Training Videos

Overview

Translation:  “Compulsory Form”
Movements in Kata:  52
Kiai Points:  #6 (gyaku zuki) & #37 (empi uchi)
Origin/Creator: Hidetaka Nishiyama
Okinawan Name: n/a

Kitei was developed in the late 1980’s or early 1990’s by Hidetaka Nishiyama as a compulsory (similar to figure skating or other Olympic sports) for use in the international competition category of Fuku-go (also created by Nishiyama).  First introduced to ITKF (now WTKF) competition in 1994, Fuku-go features alternating kata/kumite performance and was created to encourage a more rounded approach to competition training. Kitei also served as a vehicle to implement the judging criteria Nishiyama had developed which was applicable to all styles, regardless of the movement.

While the ITKF/WTKF is typically associated with the Shotokan style, the organization was intended to be a multi-style platform representing all styles of traditional karate.  Kitei was designed in collaboration with masters from other styles and includes techniques and stances from Shotokan, Goju-Ryu, Shito-Ryu, and Wado-Ryu.  It features a total of 7 stances including Zenjutsu Dachi (front stance), Kokutsu Dachi (back stance), Kiba Dachi (horse stance), Sanchin Dachi (hourglass stance), Hangetsu Dachi (long hourglass stance), Neko-Ashi Dachi (cat stance) and Shiko Dachi (boat stance) as well as several double-hand techniques not typically found in Shotokan katas.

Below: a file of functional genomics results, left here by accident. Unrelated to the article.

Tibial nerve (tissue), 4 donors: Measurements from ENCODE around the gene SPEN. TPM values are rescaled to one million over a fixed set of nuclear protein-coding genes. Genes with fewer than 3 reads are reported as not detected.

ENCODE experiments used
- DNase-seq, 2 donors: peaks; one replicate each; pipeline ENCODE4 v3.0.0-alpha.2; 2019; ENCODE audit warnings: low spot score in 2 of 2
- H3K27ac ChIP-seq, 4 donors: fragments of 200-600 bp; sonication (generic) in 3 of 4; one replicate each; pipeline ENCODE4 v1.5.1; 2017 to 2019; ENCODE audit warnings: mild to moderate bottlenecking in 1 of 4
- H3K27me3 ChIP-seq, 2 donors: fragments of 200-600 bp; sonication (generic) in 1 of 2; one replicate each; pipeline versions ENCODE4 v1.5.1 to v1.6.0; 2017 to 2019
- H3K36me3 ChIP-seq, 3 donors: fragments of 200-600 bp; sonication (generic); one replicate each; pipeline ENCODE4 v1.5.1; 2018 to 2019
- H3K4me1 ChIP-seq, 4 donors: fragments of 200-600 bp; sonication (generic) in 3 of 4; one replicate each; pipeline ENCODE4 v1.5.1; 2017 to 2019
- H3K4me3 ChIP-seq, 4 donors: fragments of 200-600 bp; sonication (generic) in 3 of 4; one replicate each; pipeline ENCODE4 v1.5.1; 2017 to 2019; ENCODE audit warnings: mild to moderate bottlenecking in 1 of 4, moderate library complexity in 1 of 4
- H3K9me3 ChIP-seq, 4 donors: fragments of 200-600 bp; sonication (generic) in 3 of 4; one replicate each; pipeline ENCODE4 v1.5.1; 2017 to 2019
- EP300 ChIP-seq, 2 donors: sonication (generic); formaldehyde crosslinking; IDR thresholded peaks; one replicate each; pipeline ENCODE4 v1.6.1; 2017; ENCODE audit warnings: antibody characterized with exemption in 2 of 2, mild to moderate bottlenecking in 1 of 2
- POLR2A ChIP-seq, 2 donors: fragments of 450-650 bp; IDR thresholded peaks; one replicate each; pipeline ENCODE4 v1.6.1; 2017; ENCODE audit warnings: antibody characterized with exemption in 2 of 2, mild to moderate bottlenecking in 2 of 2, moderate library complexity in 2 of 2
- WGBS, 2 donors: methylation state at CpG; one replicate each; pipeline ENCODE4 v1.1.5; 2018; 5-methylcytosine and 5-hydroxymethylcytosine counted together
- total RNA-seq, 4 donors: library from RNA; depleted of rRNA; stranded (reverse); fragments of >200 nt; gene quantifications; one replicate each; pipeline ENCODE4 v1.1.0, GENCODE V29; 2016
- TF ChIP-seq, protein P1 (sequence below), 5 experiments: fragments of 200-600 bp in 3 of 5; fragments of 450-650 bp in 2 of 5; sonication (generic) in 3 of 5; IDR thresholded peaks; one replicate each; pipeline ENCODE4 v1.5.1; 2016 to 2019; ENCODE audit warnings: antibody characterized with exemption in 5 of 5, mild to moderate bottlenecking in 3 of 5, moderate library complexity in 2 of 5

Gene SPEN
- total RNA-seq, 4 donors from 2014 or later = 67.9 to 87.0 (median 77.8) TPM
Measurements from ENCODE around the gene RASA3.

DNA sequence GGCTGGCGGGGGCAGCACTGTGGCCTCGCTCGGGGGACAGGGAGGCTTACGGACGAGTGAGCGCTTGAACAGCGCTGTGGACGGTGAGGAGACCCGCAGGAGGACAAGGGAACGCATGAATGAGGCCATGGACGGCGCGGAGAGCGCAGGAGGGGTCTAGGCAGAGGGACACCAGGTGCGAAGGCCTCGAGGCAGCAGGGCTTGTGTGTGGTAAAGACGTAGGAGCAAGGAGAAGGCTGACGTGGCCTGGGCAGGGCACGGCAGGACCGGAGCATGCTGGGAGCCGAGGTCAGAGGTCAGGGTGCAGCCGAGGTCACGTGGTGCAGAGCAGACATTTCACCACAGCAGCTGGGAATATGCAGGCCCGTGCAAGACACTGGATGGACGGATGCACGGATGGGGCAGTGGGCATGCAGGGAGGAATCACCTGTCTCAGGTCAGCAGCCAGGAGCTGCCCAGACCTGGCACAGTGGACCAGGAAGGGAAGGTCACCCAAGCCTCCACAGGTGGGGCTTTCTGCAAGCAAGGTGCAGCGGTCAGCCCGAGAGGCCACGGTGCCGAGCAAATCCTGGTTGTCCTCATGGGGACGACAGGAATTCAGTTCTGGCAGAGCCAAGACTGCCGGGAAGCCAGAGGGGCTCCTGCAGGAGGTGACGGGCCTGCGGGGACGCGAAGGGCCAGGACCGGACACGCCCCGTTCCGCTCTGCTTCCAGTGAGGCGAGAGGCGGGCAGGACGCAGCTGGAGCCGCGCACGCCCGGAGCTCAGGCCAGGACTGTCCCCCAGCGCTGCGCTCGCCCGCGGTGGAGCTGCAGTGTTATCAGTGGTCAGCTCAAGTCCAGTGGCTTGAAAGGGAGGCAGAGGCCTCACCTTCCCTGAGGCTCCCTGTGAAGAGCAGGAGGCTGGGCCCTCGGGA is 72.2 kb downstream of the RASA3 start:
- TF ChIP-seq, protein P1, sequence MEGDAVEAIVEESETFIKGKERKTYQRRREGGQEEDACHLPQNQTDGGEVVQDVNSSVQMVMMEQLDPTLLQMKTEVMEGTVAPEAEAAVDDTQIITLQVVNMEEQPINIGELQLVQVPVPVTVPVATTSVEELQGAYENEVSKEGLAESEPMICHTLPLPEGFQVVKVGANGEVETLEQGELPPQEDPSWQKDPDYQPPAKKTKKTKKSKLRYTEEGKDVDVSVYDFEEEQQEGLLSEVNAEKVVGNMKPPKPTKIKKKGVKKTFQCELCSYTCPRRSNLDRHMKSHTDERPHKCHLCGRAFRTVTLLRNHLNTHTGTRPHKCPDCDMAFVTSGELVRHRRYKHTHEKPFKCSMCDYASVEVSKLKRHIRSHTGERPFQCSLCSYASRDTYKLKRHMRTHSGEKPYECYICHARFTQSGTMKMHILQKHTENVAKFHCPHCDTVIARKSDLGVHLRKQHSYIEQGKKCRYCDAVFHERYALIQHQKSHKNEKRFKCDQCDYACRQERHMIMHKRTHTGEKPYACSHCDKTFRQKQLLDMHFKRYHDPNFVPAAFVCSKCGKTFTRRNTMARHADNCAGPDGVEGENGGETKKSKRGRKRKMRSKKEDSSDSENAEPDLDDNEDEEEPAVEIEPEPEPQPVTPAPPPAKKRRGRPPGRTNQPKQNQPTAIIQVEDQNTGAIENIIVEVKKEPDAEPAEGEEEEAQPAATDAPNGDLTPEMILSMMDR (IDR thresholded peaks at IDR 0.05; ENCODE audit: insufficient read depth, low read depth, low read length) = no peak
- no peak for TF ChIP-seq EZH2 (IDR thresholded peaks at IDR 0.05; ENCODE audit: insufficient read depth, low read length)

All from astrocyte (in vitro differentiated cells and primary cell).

It was specified in the ITKF Competition Rules that the Kitei form would be re-created yearly and a new iteration would be presented by its Technical Committee after each World Championship.  Athletes would then compete with the new form the next year.  However, the original Kitei has never been changed and remains the same to this day.

It is sometimes said that Kitei is not a kata.  Semantically, it isn’t… the word simply means “compulsory form.”  However, each iteration of Kitei is definitely a kata. It was simply never given a name and was only intended to be the first iteration of the compulsory category. From a practical perspective, because the Kitei form was never changed, saying “Kitei” definitely means only one thing and one kata.

Learn More

 Diagram of Techniques

 Take a Quiz on this Kata

 Download a Dojo Poster (8.5×11)

 Download a Dojo Poster (11×17)